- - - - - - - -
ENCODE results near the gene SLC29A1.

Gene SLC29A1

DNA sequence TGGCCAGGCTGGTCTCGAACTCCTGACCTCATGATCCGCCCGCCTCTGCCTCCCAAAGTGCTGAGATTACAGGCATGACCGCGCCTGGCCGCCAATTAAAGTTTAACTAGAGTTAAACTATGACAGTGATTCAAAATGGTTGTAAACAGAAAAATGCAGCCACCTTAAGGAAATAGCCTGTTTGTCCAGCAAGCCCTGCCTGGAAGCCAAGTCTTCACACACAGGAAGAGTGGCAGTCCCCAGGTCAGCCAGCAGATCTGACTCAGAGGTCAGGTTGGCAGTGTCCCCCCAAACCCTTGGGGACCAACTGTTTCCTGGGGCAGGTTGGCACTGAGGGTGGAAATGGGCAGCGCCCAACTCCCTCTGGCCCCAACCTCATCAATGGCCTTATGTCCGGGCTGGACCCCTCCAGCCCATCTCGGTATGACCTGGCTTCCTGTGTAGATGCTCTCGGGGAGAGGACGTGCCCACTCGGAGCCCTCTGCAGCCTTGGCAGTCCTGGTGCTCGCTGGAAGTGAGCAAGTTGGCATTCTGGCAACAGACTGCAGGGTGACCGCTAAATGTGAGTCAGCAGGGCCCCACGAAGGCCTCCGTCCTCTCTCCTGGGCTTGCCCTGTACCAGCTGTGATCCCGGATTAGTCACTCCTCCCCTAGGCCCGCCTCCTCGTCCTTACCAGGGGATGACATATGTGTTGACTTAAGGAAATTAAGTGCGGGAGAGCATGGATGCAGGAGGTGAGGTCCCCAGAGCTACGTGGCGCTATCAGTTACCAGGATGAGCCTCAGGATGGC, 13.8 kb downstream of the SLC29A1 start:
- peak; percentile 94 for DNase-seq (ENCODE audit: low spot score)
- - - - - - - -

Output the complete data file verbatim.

ENCODE results near the gene SLC29A1.

Gene SLC29A1

DNA sequence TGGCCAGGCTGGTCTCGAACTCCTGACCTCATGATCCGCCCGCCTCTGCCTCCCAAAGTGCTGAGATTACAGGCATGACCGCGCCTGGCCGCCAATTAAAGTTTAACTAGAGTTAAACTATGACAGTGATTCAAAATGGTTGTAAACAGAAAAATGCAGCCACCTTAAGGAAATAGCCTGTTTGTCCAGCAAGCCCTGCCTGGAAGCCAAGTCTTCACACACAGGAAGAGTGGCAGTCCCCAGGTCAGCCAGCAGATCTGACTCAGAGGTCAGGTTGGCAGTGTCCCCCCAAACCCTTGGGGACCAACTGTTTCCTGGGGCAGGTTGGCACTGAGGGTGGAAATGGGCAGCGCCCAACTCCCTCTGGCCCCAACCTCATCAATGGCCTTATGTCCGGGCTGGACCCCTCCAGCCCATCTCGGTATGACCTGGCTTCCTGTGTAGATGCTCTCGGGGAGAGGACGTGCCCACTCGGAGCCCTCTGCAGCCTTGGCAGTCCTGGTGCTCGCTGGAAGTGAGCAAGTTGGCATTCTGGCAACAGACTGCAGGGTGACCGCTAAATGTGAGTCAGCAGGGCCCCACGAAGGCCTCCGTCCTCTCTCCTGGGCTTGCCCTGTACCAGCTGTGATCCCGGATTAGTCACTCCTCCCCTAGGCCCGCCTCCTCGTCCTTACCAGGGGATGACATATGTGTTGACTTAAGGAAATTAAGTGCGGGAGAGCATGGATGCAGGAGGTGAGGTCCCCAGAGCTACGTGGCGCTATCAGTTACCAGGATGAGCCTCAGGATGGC, 13.8 kb downstream of the SLC29A1 start:
- peak; percentile 94 for DNase-seq (ENCODE audit: low spot score)